Mon | Nov 18, 2019

Clean-up resumes as Humberto swirls away

Published:Monday | September 16, 2019 | 12:16 AM
Jeffrey Roberts, 49, eats while searching, last Saturday, through the rubble of his relatives’ home that was destroyed by Hurricane Dorian in Pelican Point, Grand Bahama, Bahamas. The death toll from the hurricane stands at 50 and the number of missing at an alarming 1,300 people, although officials caution the list is preliminary and many people could just be unable to connect with loved ones.
Jeffrey Roberts, 49, eats while searching, last Saturday, through the rubble of his relatives’ home that was destroyed by Hurricane Dorian in Pelican Point, Grand Bahama, Bahamas. The death toll from the hurricane stands at 50 and the number of missing at an alarming 1,300 people, although officials caution the list is preliminary and many people could just be unable to connect with loved ones.

MCLEAN’S TOWN, Bahamas (AP):

Jeffrey Roberts lifted a mustard-yellow curtain from the ground to hunt for passports and other documents at the place where his family’s home stood before Hurricane Dorian blasted into Grand Bahama Island.

What was underneath was sodden and unrecognisable. He shuffled across a white tile floor, the only clear sign this had once been a house, and found a pair of rusty old pliers, only to toss them in frustration. They clattered across the tiles, breaking the silence that had enveloped the fishing community of McLean’s Town.

Roberts was one of thousands of people beginning to return to salvage what few scraps they can from the devastation of Dorian, even as the dark storm clouds of Tropical Storm Humberto hovered above to remind them that the storm season has not yet passed.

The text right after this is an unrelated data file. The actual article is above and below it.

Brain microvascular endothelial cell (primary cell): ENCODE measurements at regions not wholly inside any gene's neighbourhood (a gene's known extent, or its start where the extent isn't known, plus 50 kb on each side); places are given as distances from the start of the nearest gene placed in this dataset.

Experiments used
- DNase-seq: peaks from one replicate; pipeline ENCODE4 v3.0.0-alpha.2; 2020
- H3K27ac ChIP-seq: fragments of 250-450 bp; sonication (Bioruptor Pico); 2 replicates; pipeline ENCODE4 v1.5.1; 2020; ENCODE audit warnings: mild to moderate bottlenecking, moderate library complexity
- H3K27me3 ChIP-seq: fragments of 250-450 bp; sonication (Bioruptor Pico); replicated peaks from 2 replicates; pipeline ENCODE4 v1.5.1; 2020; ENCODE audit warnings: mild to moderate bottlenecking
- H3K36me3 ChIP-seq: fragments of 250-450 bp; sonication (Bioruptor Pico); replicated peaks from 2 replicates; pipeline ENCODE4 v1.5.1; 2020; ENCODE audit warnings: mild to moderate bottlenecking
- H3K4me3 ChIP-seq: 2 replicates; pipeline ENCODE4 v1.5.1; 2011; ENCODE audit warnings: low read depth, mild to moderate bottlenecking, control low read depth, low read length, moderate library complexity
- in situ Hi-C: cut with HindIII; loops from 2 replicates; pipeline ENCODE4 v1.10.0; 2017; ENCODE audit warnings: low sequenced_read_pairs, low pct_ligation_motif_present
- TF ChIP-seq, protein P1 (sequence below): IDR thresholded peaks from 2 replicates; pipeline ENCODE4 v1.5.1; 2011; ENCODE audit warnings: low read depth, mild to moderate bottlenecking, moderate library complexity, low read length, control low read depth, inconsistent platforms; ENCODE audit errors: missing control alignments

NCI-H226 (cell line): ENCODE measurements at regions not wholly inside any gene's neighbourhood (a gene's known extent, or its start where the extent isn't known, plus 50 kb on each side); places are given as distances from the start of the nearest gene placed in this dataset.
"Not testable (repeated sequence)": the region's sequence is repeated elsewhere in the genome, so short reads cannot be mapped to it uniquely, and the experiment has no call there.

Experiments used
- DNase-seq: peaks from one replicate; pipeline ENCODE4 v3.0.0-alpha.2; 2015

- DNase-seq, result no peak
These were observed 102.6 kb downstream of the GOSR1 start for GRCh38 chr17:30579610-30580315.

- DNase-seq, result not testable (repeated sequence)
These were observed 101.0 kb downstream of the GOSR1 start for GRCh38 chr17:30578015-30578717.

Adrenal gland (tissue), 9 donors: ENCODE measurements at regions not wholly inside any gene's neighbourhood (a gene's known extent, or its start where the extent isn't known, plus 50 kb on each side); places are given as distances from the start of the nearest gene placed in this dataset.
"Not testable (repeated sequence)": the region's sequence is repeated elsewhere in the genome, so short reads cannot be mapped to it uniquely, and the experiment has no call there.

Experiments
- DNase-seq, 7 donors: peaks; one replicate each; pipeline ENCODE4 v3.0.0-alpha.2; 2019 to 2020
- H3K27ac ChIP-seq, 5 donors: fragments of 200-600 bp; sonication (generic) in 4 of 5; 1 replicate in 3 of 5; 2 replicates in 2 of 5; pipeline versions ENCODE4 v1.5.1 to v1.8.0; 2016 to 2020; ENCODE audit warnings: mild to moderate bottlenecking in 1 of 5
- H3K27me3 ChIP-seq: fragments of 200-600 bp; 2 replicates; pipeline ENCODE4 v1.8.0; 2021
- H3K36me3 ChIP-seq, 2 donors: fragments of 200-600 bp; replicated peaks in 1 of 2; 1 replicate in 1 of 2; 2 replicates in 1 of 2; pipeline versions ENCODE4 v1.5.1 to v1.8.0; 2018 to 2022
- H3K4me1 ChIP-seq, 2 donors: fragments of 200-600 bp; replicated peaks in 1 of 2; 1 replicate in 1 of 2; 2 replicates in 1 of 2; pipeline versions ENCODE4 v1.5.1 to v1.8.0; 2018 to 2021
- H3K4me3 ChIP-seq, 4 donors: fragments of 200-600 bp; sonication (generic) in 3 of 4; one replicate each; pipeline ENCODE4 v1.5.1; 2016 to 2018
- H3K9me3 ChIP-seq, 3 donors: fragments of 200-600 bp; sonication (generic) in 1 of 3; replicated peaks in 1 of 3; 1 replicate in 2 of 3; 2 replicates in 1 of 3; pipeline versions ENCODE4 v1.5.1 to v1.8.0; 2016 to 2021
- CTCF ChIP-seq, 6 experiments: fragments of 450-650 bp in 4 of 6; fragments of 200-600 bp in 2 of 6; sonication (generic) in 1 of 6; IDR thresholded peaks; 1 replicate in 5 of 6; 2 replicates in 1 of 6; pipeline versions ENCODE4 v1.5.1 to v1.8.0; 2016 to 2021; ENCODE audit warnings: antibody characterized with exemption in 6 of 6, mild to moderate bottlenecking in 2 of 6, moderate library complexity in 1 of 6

“We got to take what God gives us,” Roberts said.

In this case, at least, that was a break: Humberto narrowly missed the island on the weekend and was projected to curve north and then northeast, staying well off Florida’s east coast.

The storm briefly shuttered a couple of small airports, sent people in damaged homes to seek shelter, and threatened to interrupt the distribution of sorely needed supplies, including food and water.

As the storm passed, however, Roberts and others were already returning to the task at hand: resuming their clean-up and recovery efforts in communities such as McLean’s Town devastated by Hurricane Dorian two weeks ago.

United Nations Secretary General Antonio Guterres visited the nearby island of Great Abaco on Saturday to support humanitarian efforts, which left thousands in need of food, water and shelter.

“Hurricane Dorian has been classified as Category 5. I think it’s Category Hell,” the secretary general said.

adding he was horrified by the “level of systematic devastation”.

The islands’ official death toll from the hurricane remained at 50 and the number of missing at an alarming 1,300 people, although officials cautioned the list is preliminary and many people could just be unable to connect with loved ones.